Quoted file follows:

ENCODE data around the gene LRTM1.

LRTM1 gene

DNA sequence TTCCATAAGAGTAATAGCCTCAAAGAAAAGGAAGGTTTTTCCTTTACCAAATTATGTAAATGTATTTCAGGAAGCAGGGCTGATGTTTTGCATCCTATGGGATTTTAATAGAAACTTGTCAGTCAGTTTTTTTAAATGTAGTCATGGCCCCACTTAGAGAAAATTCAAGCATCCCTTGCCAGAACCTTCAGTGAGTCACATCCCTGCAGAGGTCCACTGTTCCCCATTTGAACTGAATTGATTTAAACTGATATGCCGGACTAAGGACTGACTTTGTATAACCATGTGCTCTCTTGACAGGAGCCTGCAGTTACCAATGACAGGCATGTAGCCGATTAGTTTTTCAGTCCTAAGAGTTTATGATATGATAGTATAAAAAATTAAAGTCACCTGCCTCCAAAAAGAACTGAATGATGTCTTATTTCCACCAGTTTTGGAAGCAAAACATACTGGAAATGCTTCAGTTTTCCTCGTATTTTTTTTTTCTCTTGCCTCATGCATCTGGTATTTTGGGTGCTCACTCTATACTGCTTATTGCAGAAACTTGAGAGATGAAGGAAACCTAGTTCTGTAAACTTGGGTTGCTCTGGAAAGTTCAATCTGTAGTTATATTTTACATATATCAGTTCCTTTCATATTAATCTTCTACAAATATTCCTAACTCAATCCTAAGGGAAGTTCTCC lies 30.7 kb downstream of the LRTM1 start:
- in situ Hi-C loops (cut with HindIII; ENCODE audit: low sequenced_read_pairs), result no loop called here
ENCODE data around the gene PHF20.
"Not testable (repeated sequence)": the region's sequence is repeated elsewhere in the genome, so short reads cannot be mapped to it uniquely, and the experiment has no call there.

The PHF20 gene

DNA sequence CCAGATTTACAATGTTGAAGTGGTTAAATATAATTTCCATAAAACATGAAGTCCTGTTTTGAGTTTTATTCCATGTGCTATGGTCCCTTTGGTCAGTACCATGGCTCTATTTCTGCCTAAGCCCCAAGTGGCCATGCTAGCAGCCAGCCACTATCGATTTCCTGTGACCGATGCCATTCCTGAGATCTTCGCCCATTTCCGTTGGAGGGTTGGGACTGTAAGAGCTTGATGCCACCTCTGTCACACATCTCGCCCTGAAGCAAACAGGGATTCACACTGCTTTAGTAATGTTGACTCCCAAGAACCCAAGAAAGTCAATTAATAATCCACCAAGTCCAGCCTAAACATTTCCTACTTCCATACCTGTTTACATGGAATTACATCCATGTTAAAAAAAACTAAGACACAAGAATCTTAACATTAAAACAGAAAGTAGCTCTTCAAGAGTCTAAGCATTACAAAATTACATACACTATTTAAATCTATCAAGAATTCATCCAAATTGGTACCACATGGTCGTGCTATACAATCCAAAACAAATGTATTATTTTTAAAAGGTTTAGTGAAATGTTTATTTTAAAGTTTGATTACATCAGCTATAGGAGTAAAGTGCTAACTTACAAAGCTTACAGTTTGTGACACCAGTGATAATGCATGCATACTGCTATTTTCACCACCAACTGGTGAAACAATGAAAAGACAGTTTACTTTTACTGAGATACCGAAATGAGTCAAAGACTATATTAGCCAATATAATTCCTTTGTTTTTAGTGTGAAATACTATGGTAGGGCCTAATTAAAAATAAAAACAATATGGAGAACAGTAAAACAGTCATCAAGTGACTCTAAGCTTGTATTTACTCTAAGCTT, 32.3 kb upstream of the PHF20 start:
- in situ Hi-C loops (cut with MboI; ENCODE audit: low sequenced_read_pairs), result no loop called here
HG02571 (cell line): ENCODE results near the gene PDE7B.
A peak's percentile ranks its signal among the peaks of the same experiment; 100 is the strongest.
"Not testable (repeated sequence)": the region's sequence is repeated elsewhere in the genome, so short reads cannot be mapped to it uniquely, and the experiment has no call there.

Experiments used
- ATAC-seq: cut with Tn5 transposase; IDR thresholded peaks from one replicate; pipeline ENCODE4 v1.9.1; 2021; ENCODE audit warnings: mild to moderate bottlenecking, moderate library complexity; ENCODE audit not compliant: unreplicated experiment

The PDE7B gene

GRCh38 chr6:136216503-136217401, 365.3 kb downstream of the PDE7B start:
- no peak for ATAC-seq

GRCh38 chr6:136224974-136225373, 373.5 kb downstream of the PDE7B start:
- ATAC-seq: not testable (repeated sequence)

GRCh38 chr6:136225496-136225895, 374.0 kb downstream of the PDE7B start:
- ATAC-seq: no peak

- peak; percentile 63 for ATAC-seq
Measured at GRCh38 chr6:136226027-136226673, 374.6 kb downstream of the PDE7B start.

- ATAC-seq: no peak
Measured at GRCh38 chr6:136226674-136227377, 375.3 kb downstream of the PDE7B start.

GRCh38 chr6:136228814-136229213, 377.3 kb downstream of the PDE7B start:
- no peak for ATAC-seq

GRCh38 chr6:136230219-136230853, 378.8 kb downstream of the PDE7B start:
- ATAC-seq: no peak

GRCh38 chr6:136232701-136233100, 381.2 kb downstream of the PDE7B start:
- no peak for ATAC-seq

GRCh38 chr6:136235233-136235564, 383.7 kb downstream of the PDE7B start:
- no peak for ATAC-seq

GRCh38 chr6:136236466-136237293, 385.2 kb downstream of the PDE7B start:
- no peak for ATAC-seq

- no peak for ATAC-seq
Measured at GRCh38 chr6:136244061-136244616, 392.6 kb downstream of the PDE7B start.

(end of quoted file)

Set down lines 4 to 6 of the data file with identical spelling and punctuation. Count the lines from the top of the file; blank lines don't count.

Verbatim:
- in situ Hi-C loops (cut with HindIII; ENCODE audit: low sequenced_read_pairs), result no loop called here
ENCODE data around the gene PHF20.
"Not testable (repeated sequence)": the region's sequence is repeated elsewhere in the genome, so short reads cannot be mapped to it uniquely, and the experiment has no call there.